classical Archive

Album Review: Pete Townshend’s Classic Quadrophenia

On one hand, the existence of this album makes perfect sense. Among many Who fans (myself most assuredly included), Quadrophenia ranks among the most celebrated work from Pete Townshend and/or The Who. While Tommy was arguably more groundbreaking – often (and incorrectly) cited as the first “rock opera” – Quadrophenia remains a more musically and

Festival Review: Big Ears Festival 2015, Part 2

Continued from Part One… Next, it was drone time. The minimalist work of the duo A Winged Victory for the Sullen (joined by three additional musicians) was delivered in the bright, daylit room at the Knoxville Museum of Art. The hypnotic vibe of the group’s work lent itself to simply sitting back and closing one’s

Festival Review: Big Ears Festival 2015, Part 1

Typically, I don’t make a point of attending “kickoff events” at the start of music festivals. My thinking is that they’re generally an opportunity to spotlight the event sponsors and so forth. That’s all well and good, but it’s not, strictly speaking, entertainment. But since I had gone to Moogfest 2014‘s opening event and enjoyed

Album Review: Jan Garbarek and The Hilliard Ensemble — Officium

This double-album – originally released in 1994 – is a transcendent, compelling work that combines jazz with choral/classical music. Featuring vocals sung in Latin by The Hilliard Ensemble (countertenor David James, tenor Rogers Covey-Crump, tenor John Potter, and baritone Gordon Jones), Officium is nearly an all-vocal album. But the haunting saxophone work of Jan Garbarek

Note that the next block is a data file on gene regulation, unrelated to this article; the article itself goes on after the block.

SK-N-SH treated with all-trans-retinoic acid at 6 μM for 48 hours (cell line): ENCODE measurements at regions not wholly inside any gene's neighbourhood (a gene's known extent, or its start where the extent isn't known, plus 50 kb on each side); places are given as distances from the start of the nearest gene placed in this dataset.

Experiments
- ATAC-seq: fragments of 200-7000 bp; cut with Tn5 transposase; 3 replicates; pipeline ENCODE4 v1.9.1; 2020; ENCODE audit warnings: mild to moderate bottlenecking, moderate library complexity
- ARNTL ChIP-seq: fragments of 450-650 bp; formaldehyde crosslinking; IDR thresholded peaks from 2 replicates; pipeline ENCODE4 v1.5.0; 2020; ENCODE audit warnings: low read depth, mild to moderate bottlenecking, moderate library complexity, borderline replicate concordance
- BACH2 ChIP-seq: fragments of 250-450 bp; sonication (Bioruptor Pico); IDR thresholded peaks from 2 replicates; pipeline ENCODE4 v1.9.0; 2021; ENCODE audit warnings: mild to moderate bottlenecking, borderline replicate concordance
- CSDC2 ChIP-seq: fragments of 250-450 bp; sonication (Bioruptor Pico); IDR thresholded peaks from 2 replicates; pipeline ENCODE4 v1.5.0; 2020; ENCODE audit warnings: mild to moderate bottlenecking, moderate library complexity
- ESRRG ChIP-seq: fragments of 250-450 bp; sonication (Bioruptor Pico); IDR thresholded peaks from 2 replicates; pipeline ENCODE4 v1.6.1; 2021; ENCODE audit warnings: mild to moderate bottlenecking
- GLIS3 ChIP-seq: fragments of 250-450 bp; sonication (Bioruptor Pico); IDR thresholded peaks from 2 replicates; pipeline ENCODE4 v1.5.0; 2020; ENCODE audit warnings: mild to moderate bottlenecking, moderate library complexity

Best of 2014: Concerts

One of the many pleasures associated with living in the small mountain city of Asheville NC is access to great live music. I grew up in the 70s and 80s in Atlanta, where going to a concert often meant traveling to a sports arena, and watching the tiny performers from the nosebleed seats (where you’d

Album Review: Clearlight — Impressionist Symphony

With precious few exceptions, attempting a classical-rock hybrid is at worst a fool’s errand, at best a thankless task. All too often, this most ambitious of goals – bringing together fans of intricate, densely layered orchestral work and searing, heavy rock – ends up pleasing no one. At its most insipid, the result is something

Festival Review: Big Ears 2014, Day 2 (Part 2)

After getting (respectively) a headache and a power nap, my sweetheart and I headed back to the Tennessee Theatre, remarking all the while how well-thought-out Big Ears 2014 is as a whole. The four primary venues all lay in a straight line in downtown, the farthest apart being no more than about six blocks. And

Album Review: The Royal Philharmonic Orchestra Plays the Music of Rush

Normally, I don’t write negative reviews. Yes, I will point out those qualities that make a work less than it could be, but if a release is mostly or wholly without merit (in my estimation) I don’t bother to cover it. This is especially true if it’s by an artist who is not well-known. But

Peter Millis: Mountain Music Meets the Bard

Peter Millis believes that there’s a strong musical connection between pre-Elizabethan England and WNC. His work with the Montford Park Players serves to illustrate that relationship. Actor/musician Peter Millis got involved in drama as an adult playing and singing in an Appalachian drama called Way Back When. And although he’s played for friends, family and